“As long as donors are more important than voters in determining who gets elected in this country, then African Americans are prevented from fully participating in benefits of our democracy. Welcome to the new poll tax: If you can't afford to contribute large sums to a politician, then you voice and your interests are muted.” - Hilary O. Shelton, Director, Washington Bureau, NAACP
Clean Money is a Civil Rights Issue
- INCREASE IN DIVERSE CANDIDATES: In Arizona, Clean Money has resulted in more women and minorities running for and winning office seats.
- COMMUNITIES CHOOSE THEIR CANDIDATES: With a Clean Money system, each community plays a dominant role in choosing who will represent them in Sacramento.
- POLITICAL ACCOUNTABILITY: Politicians are accountable to the voters for their political decisions, rather than large campaign contributors.
- POLITICIANS LISTEN TO VOTERS: Instead of having to spend their time “dialing for dollars,” politicians are able to engage the public and address their issues and concerns.
- VOTERS NOT DONORS CHOOSE THEIR LEADERS: Clean Money allows the voters in a community to choose their leaders without a veto or approval from wealthier communities, where campaign money is raised.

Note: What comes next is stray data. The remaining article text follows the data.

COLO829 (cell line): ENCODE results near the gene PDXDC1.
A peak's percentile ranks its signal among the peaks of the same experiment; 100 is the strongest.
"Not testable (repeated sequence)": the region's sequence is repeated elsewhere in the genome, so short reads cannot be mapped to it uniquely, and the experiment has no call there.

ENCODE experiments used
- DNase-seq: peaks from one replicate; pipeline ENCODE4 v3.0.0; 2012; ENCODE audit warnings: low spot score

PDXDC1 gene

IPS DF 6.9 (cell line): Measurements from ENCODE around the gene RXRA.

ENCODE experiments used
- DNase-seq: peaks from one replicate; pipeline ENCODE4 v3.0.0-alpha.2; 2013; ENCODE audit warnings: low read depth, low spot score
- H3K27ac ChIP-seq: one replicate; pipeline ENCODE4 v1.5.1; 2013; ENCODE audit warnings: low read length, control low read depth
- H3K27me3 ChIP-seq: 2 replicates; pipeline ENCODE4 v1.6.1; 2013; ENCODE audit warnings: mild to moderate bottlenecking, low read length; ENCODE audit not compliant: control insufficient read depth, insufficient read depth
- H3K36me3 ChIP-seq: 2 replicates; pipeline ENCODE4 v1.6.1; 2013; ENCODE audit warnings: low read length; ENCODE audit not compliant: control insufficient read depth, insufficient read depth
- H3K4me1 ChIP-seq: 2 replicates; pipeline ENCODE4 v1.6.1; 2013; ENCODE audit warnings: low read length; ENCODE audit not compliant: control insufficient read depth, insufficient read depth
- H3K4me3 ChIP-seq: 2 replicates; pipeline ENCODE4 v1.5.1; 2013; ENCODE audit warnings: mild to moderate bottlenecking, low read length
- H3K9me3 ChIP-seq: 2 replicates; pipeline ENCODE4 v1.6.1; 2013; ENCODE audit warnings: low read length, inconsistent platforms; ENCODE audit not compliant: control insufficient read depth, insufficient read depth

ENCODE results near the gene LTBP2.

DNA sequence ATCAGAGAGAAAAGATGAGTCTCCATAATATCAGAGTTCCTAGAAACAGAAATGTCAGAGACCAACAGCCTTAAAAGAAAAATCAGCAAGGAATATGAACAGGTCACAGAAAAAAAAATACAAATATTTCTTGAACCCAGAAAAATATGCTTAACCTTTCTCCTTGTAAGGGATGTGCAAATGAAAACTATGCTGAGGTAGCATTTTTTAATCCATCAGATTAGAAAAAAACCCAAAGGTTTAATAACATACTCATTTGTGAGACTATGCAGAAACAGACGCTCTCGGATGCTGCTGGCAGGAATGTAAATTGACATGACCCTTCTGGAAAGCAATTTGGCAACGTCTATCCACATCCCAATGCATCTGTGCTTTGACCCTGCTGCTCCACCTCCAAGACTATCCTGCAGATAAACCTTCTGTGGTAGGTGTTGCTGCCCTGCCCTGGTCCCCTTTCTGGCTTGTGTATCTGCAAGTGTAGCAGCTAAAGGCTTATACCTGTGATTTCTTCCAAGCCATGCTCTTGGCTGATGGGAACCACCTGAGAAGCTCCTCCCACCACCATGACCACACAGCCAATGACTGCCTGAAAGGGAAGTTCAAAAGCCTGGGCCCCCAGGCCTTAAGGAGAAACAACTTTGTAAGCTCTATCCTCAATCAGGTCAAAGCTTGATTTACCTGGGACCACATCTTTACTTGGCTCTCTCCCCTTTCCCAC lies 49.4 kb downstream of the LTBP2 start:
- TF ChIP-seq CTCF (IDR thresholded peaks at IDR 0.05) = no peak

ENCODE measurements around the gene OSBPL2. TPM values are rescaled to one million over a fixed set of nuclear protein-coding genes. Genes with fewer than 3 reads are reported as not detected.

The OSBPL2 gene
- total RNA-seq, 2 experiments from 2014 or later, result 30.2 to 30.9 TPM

- MINORITY ISSUES ARE ADDRESSED: Clean Money allows officials representing minority districts and ethnic communities to more directly focus on the unique needs of their constituents, because the people dictate the decisions, not corporate and special interests.
- MORE MINORITIES VOTE : Arizona and Maine have experienced an increase in voter turnout due to Clean Money.
"Our current system of financing political campaigns excludes many people, including Latinos, from fully participating in the political process because they do not have vast financial resources. Clean Elections campaign reform will help to change this, and enhance democracy for all of us." - Antonia Hernandez, executive director of the Mexican American Legal Defense and Education Fund